Two-for-One MLB Previews: Texas and Cincinnati
The second part of the Two-for-One MLB Previews covers the two teams that made the most even trade of the past offseason, Texas and Cincinnati.
Past Previews: TB/SD
ALE: 1, Tampa Bay*, 3, 4, 5
ALC: 1, 2, 3, 4, 5
ALW: 1, 2, 3, 4
NLE: 1, 2, 3, 4, 5
NLC: 1, 2, 3, 4, 5, 6
NLW: 1, 2, 3, 4, San Diego
* Wild Card
Texas Rangers—AL West
Last Year: Finished Second in AL West
Notable Additions: SS Omar Vizquel, OF Andruw Jones, RP Derrick Turnbow, RP Eddie Guardado, RP Brendan Donnelly
Notable Subtractions: C Gerald Laird, IF Ramon Vazquez, OF Milton Bradley, RP Wes Littleton, RP Kameron Loe
Underrated addition: Omar Vizquel
He’ll be missed: Ramon Vazquez
Vizquel is going to tutor the youngster Elvis Andrus and help mold him as an all-around player. Vazquez was a nice option off the bench when injuries sprouted up. Let’s hope Hank Blalock or Michael Young don’t go down.
Biggest Key to Success: Slug Away
I’m not going to sugarcoat it or even talk long about it.
Texas scores runs. They don’t hit, they don’t win; make no bones about it.
It’s the reason they can afford to push a young shortstop that might not have his bat up to speed with his defense. They can put a hole at the bottom of their lineup because the top and middle are that dangerous.
As long as the offense hits, the Rangers stand a chance, pitching or no pitching.
Biggest Concern: Can you spare some rotation parts?
I think Texas has finally realized what’s going on.
Their ballpark makes it nearly impossible to bring along good pitching.
Or maybe they’d just rather bring along great hitting.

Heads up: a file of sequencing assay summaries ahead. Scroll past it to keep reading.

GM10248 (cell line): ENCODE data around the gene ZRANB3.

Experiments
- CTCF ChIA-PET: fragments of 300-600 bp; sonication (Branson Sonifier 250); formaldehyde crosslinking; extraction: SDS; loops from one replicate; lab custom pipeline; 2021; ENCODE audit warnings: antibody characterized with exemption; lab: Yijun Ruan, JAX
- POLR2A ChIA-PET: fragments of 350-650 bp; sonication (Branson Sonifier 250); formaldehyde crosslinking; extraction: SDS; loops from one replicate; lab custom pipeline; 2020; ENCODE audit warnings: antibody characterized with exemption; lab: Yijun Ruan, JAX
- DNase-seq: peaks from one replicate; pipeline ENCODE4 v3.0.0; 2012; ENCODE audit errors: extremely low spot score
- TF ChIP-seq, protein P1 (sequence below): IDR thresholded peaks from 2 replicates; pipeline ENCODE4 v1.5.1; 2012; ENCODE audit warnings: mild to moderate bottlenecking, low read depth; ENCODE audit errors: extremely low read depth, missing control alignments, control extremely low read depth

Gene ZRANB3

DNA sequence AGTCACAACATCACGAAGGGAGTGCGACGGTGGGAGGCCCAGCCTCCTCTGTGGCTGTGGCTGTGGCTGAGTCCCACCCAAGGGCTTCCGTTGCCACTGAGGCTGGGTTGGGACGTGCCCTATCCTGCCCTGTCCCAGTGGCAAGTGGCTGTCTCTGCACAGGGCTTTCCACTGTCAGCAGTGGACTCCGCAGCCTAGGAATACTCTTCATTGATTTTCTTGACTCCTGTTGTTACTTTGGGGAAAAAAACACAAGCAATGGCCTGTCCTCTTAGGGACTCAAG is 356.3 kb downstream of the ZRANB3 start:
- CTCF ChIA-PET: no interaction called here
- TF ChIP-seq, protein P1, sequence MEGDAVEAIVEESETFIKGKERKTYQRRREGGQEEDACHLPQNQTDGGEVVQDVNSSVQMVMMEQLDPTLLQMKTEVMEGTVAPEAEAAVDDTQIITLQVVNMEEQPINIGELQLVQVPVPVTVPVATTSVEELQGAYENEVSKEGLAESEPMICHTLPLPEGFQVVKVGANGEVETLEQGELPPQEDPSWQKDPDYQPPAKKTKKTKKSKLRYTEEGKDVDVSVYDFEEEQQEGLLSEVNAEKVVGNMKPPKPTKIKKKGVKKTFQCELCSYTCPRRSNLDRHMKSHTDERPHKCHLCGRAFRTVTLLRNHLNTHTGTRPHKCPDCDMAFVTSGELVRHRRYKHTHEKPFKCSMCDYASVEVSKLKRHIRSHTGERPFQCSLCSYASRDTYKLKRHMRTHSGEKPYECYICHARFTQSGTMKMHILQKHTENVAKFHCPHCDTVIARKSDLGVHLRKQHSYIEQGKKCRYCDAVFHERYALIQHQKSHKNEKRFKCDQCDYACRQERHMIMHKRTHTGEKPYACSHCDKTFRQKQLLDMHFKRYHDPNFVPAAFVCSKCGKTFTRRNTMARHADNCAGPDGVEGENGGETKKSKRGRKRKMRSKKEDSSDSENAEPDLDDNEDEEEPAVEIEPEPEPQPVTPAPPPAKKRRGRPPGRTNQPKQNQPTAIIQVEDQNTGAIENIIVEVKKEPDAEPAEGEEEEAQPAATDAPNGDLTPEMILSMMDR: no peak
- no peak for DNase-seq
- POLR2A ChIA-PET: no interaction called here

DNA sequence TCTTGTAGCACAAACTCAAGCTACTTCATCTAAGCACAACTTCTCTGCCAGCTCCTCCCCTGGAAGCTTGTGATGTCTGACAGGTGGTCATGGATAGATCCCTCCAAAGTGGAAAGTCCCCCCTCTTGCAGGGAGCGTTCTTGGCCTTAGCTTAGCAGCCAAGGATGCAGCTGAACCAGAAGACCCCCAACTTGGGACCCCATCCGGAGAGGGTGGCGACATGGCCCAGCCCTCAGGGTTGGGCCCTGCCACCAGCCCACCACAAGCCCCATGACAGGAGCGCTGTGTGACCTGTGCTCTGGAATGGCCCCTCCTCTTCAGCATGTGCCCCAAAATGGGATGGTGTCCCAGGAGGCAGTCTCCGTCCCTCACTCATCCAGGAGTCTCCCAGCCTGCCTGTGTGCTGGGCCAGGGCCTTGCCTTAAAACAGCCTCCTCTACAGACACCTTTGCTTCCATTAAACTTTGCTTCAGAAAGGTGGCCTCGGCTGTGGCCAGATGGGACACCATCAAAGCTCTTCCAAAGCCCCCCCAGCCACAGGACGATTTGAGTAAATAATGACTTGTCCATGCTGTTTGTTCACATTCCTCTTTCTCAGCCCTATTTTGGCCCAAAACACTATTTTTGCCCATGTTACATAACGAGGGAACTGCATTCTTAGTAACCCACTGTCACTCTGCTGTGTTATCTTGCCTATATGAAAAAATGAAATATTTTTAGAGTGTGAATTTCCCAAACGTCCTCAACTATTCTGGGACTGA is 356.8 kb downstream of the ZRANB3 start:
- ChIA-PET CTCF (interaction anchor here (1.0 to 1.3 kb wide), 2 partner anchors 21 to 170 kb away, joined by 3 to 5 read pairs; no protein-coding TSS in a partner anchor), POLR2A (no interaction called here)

They don’t need great pitching, just good pitching, because of that great hitting.
But they don’t have it, and when it’s all said and done, that will be the reason they’ll never progress as a ball club. Pitching cannot be found in Texas, even if pitchers try to find themselves there.
There are pitchers there. Kevin Millwood is passable, certainly not as an ace at his declining age, and Vicente Padilla is at least a major league arm.
But can guys like Matt Harrison come through for this team? Can Brandon McCarthy or Kason Gabbard stay healthy or just maintain themselves enough to be respectable?
None of these names really shock fear into the opposition, and why would they, especially in a park like Arlington? They've yet to prove to be consistent.
This rotation needs to at least be able to keep their team in the game, because the offense isn’t out-slugging everyone all the time.
Biggest Change: Michael Young on the Move
The Rangers are thankful he’s just on the move within the team and not to another one. After the Rangers made the play to move Young to third, he got a little angry and wanted out.
But things are good now, and Young is making the slide over to the hot corner to make way for youngster Elvis Andrus.
You have to think the Rangers have a ton of faith in one Andrus to move their gold glove All-Star shortstop to third base.
Or they just have a really good backup plan.
Andrus is supposed to be good with the glove, and with the Rangers' ability to score at will, they are probably willing to take a hit with the youngster learning at the major league level.
But if things go awry, they brought in a wizard to back things up. Omar Vizquel, a Gold Glove shortstop in his own right—11 times to be precise—should back up Andrus and be option No. 1 if things become unbearable.